The chipmaker felt the AnyPoint line, whose focus was on ease of install and setup, was made obsolete by Microsoft's Windows XP operating system, which automatically detects and sets up wireless networks, Intel spokesman Tom Potts said.
"It didn't make sense for us to stay in the retail market given that most of our value was taken away with XP," he said. After Windows XP shipped, "we felt we were now a commodity product. Buyers are now shopping on price and form factor. That's not typically a market that Intel is interested in."
But sales also likely had something to do with the decision. Analysts said Intel's AnyPoint II 802.11b products,last summer, never really got off the ground in the home networking market.
"That category has been tough for anybody to enter," NPDTechworld analyst Stephen Baker said. "Linksys, Netgear and D-Link have been very strong there. It's been tough for other brands to dislodge them, even Intel."
Intel has also exited several other consumer-oriented markets, such as digital cameras, in the past year as part of a back-to-basics move aimed at trimming costs and refocusing on the business of making chips, chipsets and system boards for PCs.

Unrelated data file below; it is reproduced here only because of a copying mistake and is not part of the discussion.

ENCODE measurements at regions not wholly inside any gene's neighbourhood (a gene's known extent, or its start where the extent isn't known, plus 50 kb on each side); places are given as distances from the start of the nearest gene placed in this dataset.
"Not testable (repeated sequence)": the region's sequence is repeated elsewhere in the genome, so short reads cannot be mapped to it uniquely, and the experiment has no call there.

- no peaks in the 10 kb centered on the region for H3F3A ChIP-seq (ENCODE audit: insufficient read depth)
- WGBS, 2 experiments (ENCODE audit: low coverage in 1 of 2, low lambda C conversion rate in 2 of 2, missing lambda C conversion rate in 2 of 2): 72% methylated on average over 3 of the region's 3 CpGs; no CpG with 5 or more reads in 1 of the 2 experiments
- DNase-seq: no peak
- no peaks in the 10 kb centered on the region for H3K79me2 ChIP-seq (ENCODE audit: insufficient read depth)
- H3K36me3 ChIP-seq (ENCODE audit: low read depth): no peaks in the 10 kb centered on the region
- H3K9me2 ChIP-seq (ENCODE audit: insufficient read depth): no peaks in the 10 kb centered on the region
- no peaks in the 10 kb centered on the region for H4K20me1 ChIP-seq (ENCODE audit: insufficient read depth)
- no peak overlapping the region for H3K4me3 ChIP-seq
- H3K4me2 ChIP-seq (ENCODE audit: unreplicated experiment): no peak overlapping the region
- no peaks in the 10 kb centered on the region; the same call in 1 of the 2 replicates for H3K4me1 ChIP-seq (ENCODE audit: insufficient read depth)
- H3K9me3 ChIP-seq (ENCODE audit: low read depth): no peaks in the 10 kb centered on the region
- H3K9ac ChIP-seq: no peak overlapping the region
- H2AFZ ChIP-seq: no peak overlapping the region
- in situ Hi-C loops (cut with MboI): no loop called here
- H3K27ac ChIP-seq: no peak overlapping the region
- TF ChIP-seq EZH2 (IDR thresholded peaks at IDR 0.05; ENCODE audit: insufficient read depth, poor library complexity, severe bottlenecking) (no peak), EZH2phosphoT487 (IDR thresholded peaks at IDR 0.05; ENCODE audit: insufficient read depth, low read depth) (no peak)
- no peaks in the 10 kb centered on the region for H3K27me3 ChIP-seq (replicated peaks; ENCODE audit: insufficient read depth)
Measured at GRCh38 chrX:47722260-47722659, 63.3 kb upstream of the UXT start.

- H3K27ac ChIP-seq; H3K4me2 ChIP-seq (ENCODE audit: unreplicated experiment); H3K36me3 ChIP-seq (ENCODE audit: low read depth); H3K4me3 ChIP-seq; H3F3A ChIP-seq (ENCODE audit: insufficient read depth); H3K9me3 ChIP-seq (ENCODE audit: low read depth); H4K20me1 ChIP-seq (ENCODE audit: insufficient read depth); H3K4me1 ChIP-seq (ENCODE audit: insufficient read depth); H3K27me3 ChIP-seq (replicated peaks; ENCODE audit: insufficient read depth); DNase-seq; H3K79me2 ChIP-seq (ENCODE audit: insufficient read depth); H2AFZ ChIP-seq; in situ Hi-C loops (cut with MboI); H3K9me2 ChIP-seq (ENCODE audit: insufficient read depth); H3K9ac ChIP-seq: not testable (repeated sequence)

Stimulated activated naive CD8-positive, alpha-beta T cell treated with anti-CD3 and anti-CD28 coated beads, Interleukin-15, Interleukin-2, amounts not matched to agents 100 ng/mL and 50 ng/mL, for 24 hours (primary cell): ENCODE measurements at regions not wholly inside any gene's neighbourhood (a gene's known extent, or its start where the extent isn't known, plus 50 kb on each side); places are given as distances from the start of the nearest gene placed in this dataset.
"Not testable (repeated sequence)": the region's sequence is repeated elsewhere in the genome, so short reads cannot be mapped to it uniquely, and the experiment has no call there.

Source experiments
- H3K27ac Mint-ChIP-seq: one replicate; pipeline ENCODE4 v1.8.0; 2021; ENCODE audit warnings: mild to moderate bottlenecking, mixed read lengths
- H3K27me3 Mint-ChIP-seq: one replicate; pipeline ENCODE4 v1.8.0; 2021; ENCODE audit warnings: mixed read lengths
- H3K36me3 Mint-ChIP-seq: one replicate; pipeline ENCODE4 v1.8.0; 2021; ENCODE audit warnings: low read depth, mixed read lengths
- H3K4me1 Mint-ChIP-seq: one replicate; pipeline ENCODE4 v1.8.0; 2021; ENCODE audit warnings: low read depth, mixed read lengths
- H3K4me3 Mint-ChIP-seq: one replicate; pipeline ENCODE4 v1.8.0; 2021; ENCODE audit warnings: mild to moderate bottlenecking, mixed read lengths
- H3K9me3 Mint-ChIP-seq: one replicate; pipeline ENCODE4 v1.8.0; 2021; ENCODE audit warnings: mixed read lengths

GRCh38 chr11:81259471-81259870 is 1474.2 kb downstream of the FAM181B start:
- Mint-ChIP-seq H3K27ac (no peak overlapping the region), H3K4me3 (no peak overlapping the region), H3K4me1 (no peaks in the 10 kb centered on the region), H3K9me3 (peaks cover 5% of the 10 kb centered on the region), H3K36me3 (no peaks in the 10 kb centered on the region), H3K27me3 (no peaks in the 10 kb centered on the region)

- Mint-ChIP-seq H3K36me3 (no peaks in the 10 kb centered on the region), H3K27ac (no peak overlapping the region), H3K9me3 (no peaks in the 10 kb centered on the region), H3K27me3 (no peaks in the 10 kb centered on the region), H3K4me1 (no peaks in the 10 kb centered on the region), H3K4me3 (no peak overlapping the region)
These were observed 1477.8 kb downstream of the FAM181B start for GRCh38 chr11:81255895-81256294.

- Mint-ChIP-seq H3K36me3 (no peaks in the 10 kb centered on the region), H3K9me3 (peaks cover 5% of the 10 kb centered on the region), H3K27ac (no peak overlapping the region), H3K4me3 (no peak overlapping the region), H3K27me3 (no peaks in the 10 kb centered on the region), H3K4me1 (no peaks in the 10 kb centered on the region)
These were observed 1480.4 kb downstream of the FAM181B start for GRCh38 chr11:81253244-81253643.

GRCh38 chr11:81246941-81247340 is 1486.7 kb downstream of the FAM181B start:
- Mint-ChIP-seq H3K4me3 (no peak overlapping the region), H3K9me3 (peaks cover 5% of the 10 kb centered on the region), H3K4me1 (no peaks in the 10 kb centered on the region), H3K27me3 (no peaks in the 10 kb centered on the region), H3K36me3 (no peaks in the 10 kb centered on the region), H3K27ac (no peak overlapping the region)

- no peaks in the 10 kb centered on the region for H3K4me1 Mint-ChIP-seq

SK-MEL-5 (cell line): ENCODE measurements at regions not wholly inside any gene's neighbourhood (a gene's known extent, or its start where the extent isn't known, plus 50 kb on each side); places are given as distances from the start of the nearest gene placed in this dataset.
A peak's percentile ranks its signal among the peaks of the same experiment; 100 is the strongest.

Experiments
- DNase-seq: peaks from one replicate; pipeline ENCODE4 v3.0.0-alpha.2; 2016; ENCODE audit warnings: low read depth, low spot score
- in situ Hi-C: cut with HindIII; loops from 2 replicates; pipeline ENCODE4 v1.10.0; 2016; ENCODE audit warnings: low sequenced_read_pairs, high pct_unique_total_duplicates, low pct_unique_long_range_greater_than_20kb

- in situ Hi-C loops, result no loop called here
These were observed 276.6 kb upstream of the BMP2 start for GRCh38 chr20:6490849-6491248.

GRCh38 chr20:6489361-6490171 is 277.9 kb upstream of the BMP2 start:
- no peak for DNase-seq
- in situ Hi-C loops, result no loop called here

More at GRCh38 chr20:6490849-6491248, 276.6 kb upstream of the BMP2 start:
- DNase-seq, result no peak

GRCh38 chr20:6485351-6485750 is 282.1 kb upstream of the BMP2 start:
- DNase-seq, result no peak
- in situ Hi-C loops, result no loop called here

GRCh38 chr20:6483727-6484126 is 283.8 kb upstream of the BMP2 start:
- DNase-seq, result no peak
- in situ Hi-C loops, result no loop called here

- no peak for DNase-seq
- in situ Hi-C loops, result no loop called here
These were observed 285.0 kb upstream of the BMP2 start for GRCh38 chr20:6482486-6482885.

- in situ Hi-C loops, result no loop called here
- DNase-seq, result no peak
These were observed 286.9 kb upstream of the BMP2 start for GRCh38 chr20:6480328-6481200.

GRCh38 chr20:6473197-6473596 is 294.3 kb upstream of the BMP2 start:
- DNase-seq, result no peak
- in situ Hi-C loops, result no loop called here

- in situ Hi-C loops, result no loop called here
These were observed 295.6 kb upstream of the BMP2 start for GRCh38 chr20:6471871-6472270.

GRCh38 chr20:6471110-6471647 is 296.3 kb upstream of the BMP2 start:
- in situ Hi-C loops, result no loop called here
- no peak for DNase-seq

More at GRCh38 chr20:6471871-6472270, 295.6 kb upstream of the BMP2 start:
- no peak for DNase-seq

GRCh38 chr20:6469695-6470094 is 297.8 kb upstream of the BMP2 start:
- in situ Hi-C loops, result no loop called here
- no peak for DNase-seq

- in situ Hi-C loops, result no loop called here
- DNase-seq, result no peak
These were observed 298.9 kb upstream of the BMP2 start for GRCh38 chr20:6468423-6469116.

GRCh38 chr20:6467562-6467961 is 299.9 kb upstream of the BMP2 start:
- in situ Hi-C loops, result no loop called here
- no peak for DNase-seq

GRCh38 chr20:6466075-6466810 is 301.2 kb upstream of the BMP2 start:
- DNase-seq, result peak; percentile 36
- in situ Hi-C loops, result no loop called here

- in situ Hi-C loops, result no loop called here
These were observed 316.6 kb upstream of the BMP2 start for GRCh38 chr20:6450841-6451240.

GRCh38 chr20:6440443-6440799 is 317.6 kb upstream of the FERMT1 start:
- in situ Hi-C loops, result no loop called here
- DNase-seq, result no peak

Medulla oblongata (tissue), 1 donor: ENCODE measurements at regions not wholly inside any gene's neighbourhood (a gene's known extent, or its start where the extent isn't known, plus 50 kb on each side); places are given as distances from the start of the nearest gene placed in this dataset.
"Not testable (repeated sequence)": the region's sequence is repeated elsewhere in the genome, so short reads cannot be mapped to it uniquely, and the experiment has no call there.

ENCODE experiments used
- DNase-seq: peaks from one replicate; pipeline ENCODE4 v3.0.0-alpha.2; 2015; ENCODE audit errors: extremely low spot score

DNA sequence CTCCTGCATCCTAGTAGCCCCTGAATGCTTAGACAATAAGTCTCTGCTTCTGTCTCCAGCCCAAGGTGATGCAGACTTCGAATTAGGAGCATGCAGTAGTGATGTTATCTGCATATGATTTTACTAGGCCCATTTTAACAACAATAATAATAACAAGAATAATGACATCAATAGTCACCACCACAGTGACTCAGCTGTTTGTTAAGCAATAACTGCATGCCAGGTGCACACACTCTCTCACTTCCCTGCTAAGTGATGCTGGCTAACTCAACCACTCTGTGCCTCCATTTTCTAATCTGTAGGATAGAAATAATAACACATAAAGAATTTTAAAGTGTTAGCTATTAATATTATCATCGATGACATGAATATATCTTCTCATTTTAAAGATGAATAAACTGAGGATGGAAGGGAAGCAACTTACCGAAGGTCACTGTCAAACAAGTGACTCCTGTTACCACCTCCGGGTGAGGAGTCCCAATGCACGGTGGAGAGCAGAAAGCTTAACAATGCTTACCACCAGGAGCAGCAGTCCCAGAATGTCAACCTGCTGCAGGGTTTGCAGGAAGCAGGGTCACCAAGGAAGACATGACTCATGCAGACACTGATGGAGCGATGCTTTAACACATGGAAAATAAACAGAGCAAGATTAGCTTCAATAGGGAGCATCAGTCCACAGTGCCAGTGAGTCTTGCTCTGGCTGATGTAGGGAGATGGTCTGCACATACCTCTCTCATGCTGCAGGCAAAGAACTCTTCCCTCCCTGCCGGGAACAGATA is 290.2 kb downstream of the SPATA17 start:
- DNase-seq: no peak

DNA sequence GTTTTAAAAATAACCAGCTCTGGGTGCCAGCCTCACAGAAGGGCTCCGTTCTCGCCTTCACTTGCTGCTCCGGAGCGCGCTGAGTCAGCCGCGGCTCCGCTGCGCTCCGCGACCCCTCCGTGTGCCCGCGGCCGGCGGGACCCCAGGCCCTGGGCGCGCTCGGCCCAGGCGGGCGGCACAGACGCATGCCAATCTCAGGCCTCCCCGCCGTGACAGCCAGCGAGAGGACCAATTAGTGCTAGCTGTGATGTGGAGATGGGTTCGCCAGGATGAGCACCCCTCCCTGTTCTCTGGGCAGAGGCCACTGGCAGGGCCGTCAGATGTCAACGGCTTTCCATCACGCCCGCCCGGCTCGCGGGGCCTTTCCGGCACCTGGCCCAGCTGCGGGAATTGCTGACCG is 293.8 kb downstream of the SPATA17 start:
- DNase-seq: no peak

Intelits Intel Connected Products Division, which manufactured digital cameras and computer-oriented toys at the end of last year.
AnyPoint, which was at the time being managed by a different division, looked like it would survive that closure. Intel emphasized its plans to continue manufacturing and sales of home networking products.
Intel changed its mind about five months ago, deciding to cease manufacturing AnyPoint networking products. Intel continued to sell its remaining inventory directly to customers via its Web site, while retailers cleared out their inventories. The products appeared to be largely sold out as Intel ceased sales from its Web site.
Analysts said that home networking was a tough market to compete in, even for Intel, whose brand name is known by most consumers who purchase a PC. But Linksys is the 800-pound gorilla in this market. The company alone has held more than half the revenue in the market for the past 18 months.
Intel had 3.6 percent of the dollar revenue for networking products at retail--excluding modems--in 1999. That made it the No. 5 player. It improved to 4.1 percent of revenue, holding the No. 5 spot in 2000. But during 2001, it crashed to 1.7 percent of revenue. Through the first six months of 2002 it has garnered less than 0.5 percent of revenue, according to NPDTechworld.
"Intel hasn't gained the level of market share they wanted to," said Navin Sabharwal, a wireless analyst with ABI Research.
"It makes sense for them to bet on the enterprise market," instead, he said, because the more expensive equipment sold there can generate higher revenue.
Without AnyPoint, Intel will focus on its line of Intel PRO/Wireless 802.11 wireless networking products for businesses, which analysts say have fared well.
The PRO/Wireless line includes both 802.11a and 802.11b networking cards, access points and other hardware as well as Ethernet adaptors and other networking gear.